Posted On: March 17, 2011 by GGCSMB&R

New York Construction Accident Law: Gasques v. State of New York,What Does It Stand For?

By Anthony H. Gair

In Gasques v. State of New York, 15 N.Y.3d 869, 910 N.Y.S.2d 415 (Ct. Apps. 2010), , a two paragraph decision with regard to Section 240(1) the Court stated as follows:

“Claimant Wanderlei Gasques was injured while repainting the inside of a leg of the Kosciuszko Bridge, using a ‘spider scaffold.’ His hand was injured when it became caught between the scaffold and the leg of the bridge, while the scaffold was ascending.

With respect to claimants’ Labor Law §240(1) cause of action, the parties agree that Gasques’s hand was crushed because the scaffold continued to move, under the impetus of one of its motors, while his hand was trapped between an external motor control on the scaffold and the steel of the bridge. This injury was not the direct consequence of the application of the force of gravity to an object or person (see Runner v. New York Stock Exch., Inc., 13 NY3d 599, 604, 922 N.E.2d 865, 895 N.Y.S.2d 279 [2009]; Ross v. Curtis-Palmer Hydro-Elec. Co., 81 NY2d 494, 500-501, 618 N.E.2d 82, 601 N.Y.S.2d 49 [1993]). Therefore claimants’ Labor Law §240(1) claim was properly dismissed.”

On first reading this decision one might conclude that in future cases a defendant might argue that there is no Section 240(1) liability if;

1. A motorized hoist or scaffold is involved.

2. Gravity is not involved if the hoist or scaffold is going up.

3. No 240(1) liability because no elevation related differential.

If one watches the oral argument on The New York Court of Appeals web site one could reasonably conclude that the basis of the decision was that the scaffold was going up since The Justices asked numerous questions as to how gravity could be involved since the scaffold was going up.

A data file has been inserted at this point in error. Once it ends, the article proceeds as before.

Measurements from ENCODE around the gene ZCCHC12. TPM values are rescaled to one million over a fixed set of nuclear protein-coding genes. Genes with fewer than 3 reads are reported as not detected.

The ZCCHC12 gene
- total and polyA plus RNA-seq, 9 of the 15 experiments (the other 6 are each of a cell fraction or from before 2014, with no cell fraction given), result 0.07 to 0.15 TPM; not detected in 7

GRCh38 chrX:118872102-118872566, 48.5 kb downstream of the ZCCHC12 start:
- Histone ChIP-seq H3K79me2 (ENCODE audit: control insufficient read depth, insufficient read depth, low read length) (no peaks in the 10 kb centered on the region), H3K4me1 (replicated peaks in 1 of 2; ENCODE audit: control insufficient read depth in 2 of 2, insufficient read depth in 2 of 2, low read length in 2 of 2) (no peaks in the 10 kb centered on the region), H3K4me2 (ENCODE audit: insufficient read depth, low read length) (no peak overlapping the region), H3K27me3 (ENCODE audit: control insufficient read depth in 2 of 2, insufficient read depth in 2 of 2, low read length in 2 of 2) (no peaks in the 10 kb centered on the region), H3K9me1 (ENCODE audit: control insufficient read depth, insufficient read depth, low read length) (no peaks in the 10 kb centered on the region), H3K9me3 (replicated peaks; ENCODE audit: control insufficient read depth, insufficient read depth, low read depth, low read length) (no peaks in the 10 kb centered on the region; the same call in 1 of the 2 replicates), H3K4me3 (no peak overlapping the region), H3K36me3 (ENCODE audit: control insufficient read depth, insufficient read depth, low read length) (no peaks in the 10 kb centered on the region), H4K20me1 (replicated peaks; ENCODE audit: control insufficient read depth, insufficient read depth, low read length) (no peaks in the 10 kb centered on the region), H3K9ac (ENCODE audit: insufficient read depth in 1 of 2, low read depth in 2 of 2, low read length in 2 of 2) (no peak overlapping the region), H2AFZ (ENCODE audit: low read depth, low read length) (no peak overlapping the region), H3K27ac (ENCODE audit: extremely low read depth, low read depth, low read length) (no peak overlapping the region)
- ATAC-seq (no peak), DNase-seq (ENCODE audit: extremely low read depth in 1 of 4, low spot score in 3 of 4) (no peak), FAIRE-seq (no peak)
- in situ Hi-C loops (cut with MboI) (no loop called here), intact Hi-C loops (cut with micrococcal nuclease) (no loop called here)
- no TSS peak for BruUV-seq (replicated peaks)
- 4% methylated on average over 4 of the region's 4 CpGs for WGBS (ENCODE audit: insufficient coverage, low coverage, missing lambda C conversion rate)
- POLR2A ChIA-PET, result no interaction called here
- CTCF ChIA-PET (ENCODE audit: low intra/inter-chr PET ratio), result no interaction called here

It is submitted that the basis for the Court’s decision had nothing to do with the scaffold being motorized or the fact that it was going up but the fact that there was no elevation related differential involved. This seems clear since the Court cited Runner v. New York Stock Exchange, supra.


Thus in order to understand the decision in Gasques, one must understand the decision in Runner. In Runner, the Court stated as follows:

“Rather, the single decisive question is whether plaintiff’s injuries were the direct consequence of a failure to provide adequate protection against a risk arising from a physically significant elevation differential.”

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“It is plain that a device precisely of the sort enumerated by the statute was not ‘placed and operated as to give proper protection’ to plaintiff, a person employed in the alteration of a building and thus within the statute’s stated protective ambit. The breadth of the statute’s protection has, however, been construed to be less wide than its text would indicate. As is here relevant, it is generally agreed that the purpose of the strict liability statute is to protect construction workers not from routine workplace risks, but from the pronounced risks arising from construction worksite elevation differentials, and, accordingly, that there will be no liability under the statute unless the injury producing accident is attributable to the latter sort of risk (see Rocovich v. Consolidated Edison Co., 78 NY2d 509, 514 [1991].”

The Court went on to state: